Inference of Brain States from Frontal Electroencephalography And Pupillometry During General Anaesthesia

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dc.contributor.advisor Sleigh, Jamie
dc.contributor.advisor Voss, Logan
dc.contributor.author Gaskell, Amy Louise
dc.date.accessioned 2022-01-10T19:38:16Z
dc.date.available 2022-01-10T19:38:16Z
dc.date.issued 2021 en
dc.identifier.uri https://hdl.handle.net/2292/57906
dc.description.abstract Interindividual variability, confounding factors and measurement error hinder our ability to infer brain states from neurophysiological monitors during clinical anaesthesia. Recent monitoring advances have largely failed to translate into demonstrable benefit in clinical studies, and individualized optimization of anaesthesia and analgesia remains a significant challenge. To address these problems I examined electroencephalographic (EEG) data as a measure of cortical effects of anaesthesia and pupillometry data as a measure of brainstem effects of anaesthesia and nociception. The isolated forearm technique (IFT) was used to evaluate frontal EEG measures of cortical state during anaesthesia. Findings from three patients, who responded appropriately to a verbal command, challenge the widely held belief that the frontal alpha-delta EEG pattern is indicative of anaesthesia-induced unconsciousness. None of the frontal EEG measures evaluated (including indices in routine clinical use) reliably discriminated between IFT responders and non-responders. Episodes of connected consciousness during anaesthesia are relatively rare, which limits the positive predictive values achievable by purported awareness indices. Simulations suggested that a performance level exceeding a prediction probability (PK) of 0.92, or a two standard deviation separation, is necessary to attain satisfactory sensitivity with an acceptable burden of false positive cases. This requirement must be achieved in conditions resembling routine clinical practice. Modern causal inference techniques promise to overcome the “association ≠ causation” impasse imposed by traditional statistical dicta. Directed acyclic graphs (DAGs) are a useful tool to illustrate and understand sources of bias as pathways and to guide causal analyses. Pupil size and pupillary light reflex parameters were evaluated as potential measures of the subcortical effects of anaesthesia and intraoperative nociception using structural equation modelling to account for the causal structure of the data. The proportional amplitude of the pupillary light reflex was the best potential marker of anaesthetic effect on the brainstem, having a modest path coefficient (-0.30) with volatile anaesthetic concentration. None of the pupillometry parameters predicted early postoperative pain or sedation. Monitoring of brain state during anaesthesia remains a major challenge. Future advances will depend upon finding measures that are intimately causally linked to the brain state and that can account for between individual variability.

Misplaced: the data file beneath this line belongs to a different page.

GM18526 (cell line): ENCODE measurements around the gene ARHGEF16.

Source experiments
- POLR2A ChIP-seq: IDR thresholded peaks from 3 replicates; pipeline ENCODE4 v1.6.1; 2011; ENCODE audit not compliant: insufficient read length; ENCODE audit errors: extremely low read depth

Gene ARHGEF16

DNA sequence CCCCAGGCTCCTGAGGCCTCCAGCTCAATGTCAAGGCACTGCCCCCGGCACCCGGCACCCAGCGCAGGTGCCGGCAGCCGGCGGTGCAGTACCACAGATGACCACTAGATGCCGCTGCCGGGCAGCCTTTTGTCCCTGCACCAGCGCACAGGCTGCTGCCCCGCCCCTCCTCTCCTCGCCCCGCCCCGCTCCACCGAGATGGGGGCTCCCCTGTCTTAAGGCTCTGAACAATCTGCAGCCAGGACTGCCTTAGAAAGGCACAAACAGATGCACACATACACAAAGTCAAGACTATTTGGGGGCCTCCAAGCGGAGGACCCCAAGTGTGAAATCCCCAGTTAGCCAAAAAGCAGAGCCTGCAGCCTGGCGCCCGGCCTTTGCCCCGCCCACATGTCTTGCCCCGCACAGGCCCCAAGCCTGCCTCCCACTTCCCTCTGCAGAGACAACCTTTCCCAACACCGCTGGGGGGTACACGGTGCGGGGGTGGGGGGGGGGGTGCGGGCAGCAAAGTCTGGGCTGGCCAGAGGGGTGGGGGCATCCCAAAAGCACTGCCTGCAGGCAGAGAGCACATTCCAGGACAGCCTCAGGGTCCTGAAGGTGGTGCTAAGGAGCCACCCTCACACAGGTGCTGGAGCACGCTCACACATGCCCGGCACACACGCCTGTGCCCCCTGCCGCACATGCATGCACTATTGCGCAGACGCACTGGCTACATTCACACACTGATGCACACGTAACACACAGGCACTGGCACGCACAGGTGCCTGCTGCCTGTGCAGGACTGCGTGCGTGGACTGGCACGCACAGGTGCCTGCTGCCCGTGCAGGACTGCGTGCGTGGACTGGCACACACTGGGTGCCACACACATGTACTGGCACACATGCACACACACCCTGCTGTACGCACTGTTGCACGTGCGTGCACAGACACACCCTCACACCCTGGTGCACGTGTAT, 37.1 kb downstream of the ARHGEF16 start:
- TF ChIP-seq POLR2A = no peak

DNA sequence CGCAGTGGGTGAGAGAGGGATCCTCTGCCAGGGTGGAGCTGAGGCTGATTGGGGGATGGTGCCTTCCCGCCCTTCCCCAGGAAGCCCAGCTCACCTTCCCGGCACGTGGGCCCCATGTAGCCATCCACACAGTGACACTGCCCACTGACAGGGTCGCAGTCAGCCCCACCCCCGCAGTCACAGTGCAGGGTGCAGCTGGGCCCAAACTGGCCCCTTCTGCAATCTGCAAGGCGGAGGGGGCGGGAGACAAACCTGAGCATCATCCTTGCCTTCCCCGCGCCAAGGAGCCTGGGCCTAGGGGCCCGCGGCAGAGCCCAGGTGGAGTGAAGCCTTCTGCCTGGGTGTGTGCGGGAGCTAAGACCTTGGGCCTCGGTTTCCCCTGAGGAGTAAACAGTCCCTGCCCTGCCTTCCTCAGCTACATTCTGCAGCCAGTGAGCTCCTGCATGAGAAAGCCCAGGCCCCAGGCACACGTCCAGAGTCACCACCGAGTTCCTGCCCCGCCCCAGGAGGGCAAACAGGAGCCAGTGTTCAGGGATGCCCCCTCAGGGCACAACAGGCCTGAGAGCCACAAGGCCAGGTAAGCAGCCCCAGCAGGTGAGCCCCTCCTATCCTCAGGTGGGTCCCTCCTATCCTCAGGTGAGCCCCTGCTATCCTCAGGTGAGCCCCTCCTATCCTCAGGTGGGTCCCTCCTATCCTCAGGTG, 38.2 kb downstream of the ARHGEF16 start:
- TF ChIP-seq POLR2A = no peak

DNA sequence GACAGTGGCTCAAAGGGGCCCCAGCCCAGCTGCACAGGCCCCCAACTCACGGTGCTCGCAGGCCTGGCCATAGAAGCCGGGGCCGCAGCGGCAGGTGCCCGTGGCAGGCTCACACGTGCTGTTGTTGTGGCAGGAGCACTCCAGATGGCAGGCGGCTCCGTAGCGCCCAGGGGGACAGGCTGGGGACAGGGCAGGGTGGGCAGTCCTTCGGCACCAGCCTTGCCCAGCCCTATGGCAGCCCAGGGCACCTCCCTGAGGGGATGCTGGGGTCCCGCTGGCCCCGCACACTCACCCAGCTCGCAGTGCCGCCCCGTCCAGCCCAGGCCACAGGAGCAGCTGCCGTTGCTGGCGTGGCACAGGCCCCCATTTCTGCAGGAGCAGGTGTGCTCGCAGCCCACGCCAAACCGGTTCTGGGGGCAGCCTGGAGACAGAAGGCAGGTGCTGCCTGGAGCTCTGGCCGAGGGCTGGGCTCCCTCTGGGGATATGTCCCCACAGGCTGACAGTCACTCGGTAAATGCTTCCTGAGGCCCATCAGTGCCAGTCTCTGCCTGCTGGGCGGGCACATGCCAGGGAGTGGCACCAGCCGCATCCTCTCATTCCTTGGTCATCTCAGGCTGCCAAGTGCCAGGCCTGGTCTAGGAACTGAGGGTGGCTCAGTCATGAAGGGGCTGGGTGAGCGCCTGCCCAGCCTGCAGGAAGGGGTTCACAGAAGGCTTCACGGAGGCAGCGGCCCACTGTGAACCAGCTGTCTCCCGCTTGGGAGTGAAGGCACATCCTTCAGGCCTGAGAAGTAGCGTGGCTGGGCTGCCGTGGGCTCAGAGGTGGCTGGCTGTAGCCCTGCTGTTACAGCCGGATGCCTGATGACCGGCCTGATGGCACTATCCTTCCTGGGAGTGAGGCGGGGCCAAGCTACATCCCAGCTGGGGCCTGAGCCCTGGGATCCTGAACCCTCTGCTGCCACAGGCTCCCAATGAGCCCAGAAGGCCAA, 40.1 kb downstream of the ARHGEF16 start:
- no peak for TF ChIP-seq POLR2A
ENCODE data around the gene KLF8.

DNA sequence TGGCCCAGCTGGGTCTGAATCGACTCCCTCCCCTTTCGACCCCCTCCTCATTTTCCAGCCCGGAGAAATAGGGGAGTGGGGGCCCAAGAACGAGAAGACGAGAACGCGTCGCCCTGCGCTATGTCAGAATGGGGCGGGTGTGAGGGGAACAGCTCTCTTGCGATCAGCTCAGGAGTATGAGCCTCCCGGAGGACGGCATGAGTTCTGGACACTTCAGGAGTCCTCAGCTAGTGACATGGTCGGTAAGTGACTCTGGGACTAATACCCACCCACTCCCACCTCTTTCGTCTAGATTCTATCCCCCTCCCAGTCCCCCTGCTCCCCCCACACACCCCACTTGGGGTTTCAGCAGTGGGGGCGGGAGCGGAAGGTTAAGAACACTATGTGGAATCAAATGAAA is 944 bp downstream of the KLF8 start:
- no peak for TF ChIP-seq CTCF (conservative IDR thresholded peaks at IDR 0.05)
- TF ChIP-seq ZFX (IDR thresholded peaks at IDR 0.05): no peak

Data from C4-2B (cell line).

dc.publisher ResearchSpace@Auckland en
dc.relation.ispartof PhD Thesis - University of Auckland en
dc.relation.isreferencedby UoA en
dc.rights Items in ResearchSpace are protected by copyright, with all rights reserved, unless otherwise indicated. en
dc.rights Items in ResearchSpace are protected by copyright, with all rights reserved, unless otherwise indicated.
dc.rights.uri https://researchspace.auckland.ac.nz/docs/uoa-docs/rights.htm en
dc.rights.uri http://creativecommons.org/licenses/by-nc-sa/3.0/nz/
dc.title Inference of Brain States from Frontal Electroencephalography And Pupillometry During General Anaesthesia
dc.type Thesis en
thesis.degree.discipline Medicine
thesis.degree.grantor The University of Auckland en
thesis.degree.level Doctoral en
thesis.degree.name PhD en
dc.date.updated 2021-12-15T20:55:18Z
dc.rights.holder Copyright: The author en
dc.rights.accessrights http://purl.org/eprint/accessRights/OpenAccess en


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